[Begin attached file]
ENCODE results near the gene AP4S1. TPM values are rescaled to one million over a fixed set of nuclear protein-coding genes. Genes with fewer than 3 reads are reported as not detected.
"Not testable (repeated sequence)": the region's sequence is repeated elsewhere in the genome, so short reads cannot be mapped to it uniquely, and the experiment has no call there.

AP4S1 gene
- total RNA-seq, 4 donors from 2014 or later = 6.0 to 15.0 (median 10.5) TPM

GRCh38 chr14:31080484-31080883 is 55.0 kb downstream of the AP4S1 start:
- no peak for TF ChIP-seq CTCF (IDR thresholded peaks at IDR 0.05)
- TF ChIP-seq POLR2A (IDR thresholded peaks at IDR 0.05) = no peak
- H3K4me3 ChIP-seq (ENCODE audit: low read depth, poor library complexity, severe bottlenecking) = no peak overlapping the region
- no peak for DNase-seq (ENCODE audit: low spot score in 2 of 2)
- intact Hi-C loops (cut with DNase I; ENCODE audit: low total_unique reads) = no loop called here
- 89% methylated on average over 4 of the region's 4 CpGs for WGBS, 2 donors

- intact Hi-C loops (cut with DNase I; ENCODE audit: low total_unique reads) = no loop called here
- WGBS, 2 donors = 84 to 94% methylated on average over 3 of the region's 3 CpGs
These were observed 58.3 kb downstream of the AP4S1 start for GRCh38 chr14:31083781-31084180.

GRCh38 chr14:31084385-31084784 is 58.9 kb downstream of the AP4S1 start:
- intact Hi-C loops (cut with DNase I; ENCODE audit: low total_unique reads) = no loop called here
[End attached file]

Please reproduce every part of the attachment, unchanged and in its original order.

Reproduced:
ENCODE results near the gene AP4S1. TPM values are rescaled to one million over a fixed set of nuclear protein-coding genes. Genes with fewer than 3 reads are reported as not detected.
"Not testable (repeated sequence)": the region's sequence is repeated elsewhere in the genome, so short reads cannot be mapped to it uniquely, and the experiment has no call there.

AP4S1 gene
- total RNA-seq, 4 donors from 2014 or later = 6.0 to 15.0 (median 10.5) TPM

GRCh38 chr14:31080484-31080883 is 55.0 kb downstream of the AP4S1 start:
- no peak for TF ChIP-seq CTCF (IDR thresholded peaks at IDR 0.05)
- TF ChIP-seq POLR2A (IDR thresholded peaks at IDR 0.05) = no peak
- H3K4me3 ChIP-seq (ENCODE audit: low read depth, poor library complexity, severe bottlenecking) = no peak overlapping the region
- no peak for DNase-seq (ENCODE audit: low spot score in 2 of 2)
- intact Hi-C loops (cut with DNase I; ENCODE audit: low total_unique reads) = no loop called here
- 89% methylated on average over 4 of the region's 4 CpGs for WGBS, 2 donors

- intact Hi-C loops (cut with DNase I; ENCODE audit: low total_unique reads) = no loop called here
- WGBS, 2 donors = 84 to 94% methylated on average over 3 of the region's 3 CpGs
These were observed 58.3 kb downstream of the AP4S1 start for GRCh38 chr14:31083781-31084180.

GRCh38 chr14:31084385-31084784 is 58.9 kb downstream of the AP4S1 start:
- intact Hi-C loops (cut with DNase I; ENCODE audit: low total_unique reads) = no loop called here